Washington, D.C. and Conflict

On May 8, 1902,10 the Washburns returned to Washington, D.C. to work in conjunction with the gifted black evangelist Lewis C. Sheafe. General Conference president Arthur G. Daniells insisted that Washburn and Sheafe divide pastoral and evangelistic work along racial lines. Thus, Washburn was to raise a white congregation, with the white members of the existing Washington church forming the nucleus. Sheafe, similarly, was to build up a separate black congregation. However, a majority of the members of the racially mixed Washington church, with Sheafe’s support, urged continuation of a “colorblind” policy of full inclusion. Washburn wrote bitterly of the disagreement, often interpreting Sheafe and his allies in the worst possible light. When the division of the church was effected in late September 1902, approximately forty white members from the Washington church joined Washburn to found the Second church. It was soon renamed the Memorial church after Washburn arranged purchase of a Methodist church building.11

Judson Washburn accomplished two major projects during his D.C. years. The first was a nationwide campaign to pay off the debt of his new church, and the second was to persuade church leaders to move their headquarters to the Washington, D.C. area. Washburn’s 12-page letter to Ellen White laid out the case he desired her to make to the 1903 General Conference session on his behalf. Calling Washington “the capital of the last great nation in the world,” Washburn’s central case was that Adventists should be present to influence the most influential people in the world.12 His tireless letter-writing was rewarded in July 1903, when both the Review and Herald publishing operation and the General Conference moved to Takoma Park, Maryland. He refused credit and instead portrayed Ellen White as the visionary prophet who led God’s people out of Egypt (Battle Creek) to the promised land (Washington, D.C.). After the move, he took a leading role in the campaign to raise funds for the buildings needed at the new denominational center.13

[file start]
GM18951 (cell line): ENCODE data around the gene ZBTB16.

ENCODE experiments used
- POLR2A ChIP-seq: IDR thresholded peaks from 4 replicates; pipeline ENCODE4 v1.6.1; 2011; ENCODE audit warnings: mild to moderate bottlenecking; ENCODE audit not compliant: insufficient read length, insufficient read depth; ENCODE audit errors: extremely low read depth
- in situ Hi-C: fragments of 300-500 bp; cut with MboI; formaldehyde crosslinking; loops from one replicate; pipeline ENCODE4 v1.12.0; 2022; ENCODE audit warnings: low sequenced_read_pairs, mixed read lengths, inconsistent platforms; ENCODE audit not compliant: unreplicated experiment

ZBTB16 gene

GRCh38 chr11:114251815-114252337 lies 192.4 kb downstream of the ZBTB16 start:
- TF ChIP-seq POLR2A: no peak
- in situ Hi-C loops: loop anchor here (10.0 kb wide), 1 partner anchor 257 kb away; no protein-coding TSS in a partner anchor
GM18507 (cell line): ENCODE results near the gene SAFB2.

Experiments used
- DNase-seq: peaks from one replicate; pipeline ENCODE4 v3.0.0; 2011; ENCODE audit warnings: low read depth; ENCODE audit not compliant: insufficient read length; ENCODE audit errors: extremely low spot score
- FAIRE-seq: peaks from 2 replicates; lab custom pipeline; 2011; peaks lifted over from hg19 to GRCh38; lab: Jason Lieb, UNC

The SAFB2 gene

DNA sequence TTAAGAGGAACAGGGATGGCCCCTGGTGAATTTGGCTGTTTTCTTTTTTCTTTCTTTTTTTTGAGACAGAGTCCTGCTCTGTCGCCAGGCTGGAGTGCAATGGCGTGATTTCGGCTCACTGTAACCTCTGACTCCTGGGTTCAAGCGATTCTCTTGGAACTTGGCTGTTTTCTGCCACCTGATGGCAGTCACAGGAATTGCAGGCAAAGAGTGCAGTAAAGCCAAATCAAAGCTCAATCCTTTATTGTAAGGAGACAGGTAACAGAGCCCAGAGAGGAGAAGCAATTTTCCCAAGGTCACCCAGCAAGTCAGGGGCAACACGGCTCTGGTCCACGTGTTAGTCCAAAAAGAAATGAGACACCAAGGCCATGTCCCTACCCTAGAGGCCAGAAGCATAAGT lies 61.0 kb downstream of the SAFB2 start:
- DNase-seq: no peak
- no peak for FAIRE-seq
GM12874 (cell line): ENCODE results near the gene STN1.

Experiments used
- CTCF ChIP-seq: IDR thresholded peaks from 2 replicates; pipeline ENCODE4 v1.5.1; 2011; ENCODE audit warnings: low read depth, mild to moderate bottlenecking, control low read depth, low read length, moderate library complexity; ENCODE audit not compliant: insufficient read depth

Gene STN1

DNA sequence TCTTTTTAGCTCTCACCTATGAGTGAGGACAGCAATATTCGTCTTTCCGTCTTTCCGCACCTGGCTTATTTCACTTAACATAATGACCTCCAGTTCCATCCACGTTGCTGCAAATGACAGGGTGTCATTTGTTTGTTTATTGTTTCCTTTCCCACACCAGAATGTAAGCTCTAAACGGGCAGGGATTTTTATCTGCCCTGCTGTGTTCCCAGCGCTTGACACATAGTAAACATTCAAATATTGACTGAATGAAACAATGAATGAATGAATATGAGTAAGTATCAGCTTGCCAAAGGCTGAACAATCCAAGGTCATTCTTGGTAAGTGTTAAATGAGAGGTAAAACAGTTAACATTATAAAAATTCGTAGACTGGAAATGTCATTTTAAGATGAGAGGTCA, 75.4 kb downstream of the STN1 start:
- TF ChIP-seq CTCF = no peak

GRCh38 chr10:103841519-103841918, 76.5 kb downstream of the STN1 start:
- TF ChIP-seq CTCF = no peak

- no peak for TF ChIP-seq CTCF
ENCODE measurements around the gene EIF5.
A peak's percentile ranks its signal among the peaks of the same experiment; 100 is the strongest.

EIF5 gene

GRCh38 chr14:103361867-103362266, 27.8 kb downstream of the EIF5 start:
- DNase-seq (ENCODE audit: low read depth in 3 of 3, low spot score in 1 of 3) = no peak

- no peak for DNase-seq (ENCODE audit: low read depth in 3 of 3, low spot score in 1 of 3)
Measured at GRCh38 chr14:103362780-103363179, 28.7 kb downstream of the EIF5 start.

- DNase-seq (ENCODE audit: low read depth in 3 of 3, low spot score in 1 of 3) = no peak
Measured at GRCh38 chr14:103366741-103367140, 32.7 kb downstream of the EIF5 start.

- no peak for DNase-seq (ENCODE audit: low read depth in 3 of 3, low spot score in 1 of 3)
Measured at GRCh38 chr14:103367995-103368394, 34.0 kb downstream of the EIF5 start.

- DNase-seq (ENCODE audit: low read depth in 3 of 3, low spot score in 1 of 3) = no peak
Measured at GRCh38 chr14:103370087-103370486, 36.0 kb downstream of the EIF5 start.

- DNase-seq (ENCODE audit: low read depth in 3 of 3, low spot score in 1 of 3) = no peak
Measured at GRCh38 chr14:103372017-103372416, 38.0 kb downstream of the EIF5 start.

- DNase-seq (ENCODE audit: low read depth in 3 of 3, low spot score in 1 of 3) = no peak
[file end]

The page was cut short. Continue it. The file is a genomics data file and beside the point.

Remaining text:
Washburn’s relationship with church leaders, especially A. G. Daniells and W. W. Prescott, soured after 1910 in the controversy that raged over the meaning of the “daily” in Daniel 8:13. Washburn saw the leaders’ “new theology” as a break from what he believed to be traditional Adventist teachings. This break widened after the 1919 Bible Conference, where attendees had freely discussed the nature of Ellen White’s inspiration. Daniells and Prescott had advocated a “dynamic inspiration” view at a time when many Adventist lay members believed Ellen White to be verbally inspired. In the context of the larger cultural battle over inspiration raging between fundamentalists and liberals, Washburn adopted fundamentalist terminology for his battle within Adventism.14 He asserted that White’s writings were “the inspired, authoritative word of God” and painted Daniells and Prescott as liberals who were subversively introducing the “startling Omega” of heresies of which Ellen White had warned. Washburn called the 1919 Bible Conference “the most terrible thing that had ever happened in the history of this denomination.”15 Daniells labeled Washburn’s claims as “the worst tirade ever put in print by a Seventh-day Adventist minister.”16

As a result, Washburn and his allies campaigned hard against Daniells’s reelection for General Conference president in 1922. Washburn first demanded a hearing before the leaders of the General Conference, wishing to defend himself and Ellen White’s writings from “slander.” He charged some with “secretly destroying” God’s kingdom by teaching the “subtle science of evil.” He even issued an ultimatum that if he was refused a hearing then he would print his private correspondence with Daniells for the delegates to read. “I will never be railroaded out of the work” by an Inquisition, Washburn proclaimed. Thus he lodged his “eternal protest” in the style of Luther at Worms. Daniells’s candidacy was defeated that year, in part influenced by Washburn’s protest.17